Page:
Providing Better Mental Health Services for Students is Non-Negotiable

The Future is Ms. is an ongoing series of news reports by young feminists. This series is made possible by a grant from in support of teen journalists and the series editor, Katina Paron.

It all started when Induja Kumar realized one of her best friends was struggling with self-harm and depression. Without parents to take her seriously or a professional to talk to at her school in Arizona, the friend began to sink.

While Kumar and others were able to support the friend enough for her to recover, it put everyone in a risky position. 

“The fact that we, as students, as teenage girls, had to deal with a person who is suicidal, it just shouldn’t happen,” Kumar, 17, said. “That should never be a situation that we have to deal with.” 

(Sinn Féin / Creative Commons)

Arizona’s student-to-counselor ratio is the worst in the nation, averaging at about 905 students per counselor. In response to this and her friend’s predicament, Kumar and another teen, Catherine Broski, helped lobby the state legislator for $20 million to increase mental health resources in Arizona schools to advocate for a “safe mind, safe campus.”

Access to counselors and social workers—rather than the addition of school resource officers—is critical to supporting students’ mental health, Broski said. 

“If you can’t feel safe where you are, you can’t focus in class,” Broski, 18, said. “All of those things don’t contribute to a safe campus because they’re not contributing to a safe mind.”

Schools are an intersection of different parts of students’ identity so they need mental health resources to support students, Tahira Khalid, social worker at a middle school in Brooklyn, N.Y., said.

“Some of the issues the activists are talking about in terms of gun violence and toxic masculinity and representation are issues that are of particular importance to young people now,” Khalid said. “Social workers and counselors make space for that.”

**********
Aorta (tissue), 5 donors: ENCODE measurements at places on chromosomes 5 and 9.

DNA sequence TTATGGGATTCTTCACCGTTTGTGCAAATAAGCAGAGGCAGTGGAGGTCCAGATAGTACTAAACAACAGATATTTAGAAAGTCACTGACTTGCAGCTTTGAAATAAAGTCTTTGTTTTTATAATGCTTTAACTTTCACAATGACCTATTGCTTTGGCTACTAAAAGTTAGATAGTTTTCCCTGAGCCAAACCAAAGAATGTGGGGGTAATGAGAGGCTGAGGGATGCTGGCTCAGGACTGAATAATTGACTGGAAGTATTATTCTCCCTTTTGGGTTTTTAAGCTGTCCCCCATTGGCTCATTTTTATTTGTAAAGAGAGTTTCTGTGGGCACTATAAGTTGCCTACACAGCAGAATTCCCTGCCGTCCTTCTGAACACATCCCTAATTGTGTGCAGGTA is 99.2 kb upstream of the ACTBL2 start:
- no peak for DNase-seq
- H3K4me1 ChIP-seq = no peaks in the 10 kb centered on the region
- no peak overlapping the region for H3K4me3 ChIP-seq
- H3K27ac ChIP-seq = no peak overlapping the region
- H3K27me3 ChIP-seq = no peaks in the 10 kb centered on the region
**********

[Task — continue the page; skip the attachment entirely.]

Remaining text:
Kumar feels the need every day at school.“We see that teenage girls are very susceptible to self-harm because they don’t have the right mental health resources to provide them with a stable background in which to find themselves and accept their femininity,” Kumar said. 

The original goal was a state-wide bill allocating better mental health resources in public schools. After failing in the House rules committee, Kumar and Broski got the attention of Kathy Hoffman, Arizona’s superintendent of public instruction.

Hoffman saw how important the issue was and was able to get a $20 million grant from the state to hire 148 school counselors, 118 social workers, and 117 school resource officers.

It’s a start. But Kumar and Broski don’t think it is enough, so they’re pursuing House Bill 2256 again to focus solely on mental health resources and remove school resource officers—police officers who are responsible for safety and crime prevention in schools—who they believe militarize schools.

The recent hire of school counselors is a start to decreasing Arizona’s student to counselor ratio to the recommended average of 250 to 1, said Katherine Pastor-Lorents, a school counselor at Flagstaff High School in Arizona.

Broski and Kumar’s push for mental health resources also aligns with the March For Our Lives Peace Plan, which states that mental health work and the fight against gun violence should be “preventative” and “proactive.” 

“This is just the first step in a series of steps that need to be taken in order to make sure that no kid has to deal with something as big as depression, and nor do the other people in that community have to take on the brunt of what a professional should be doing,” Kumar said. 

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SaMya Overall is a college freshman and student reporter at Michigan State University.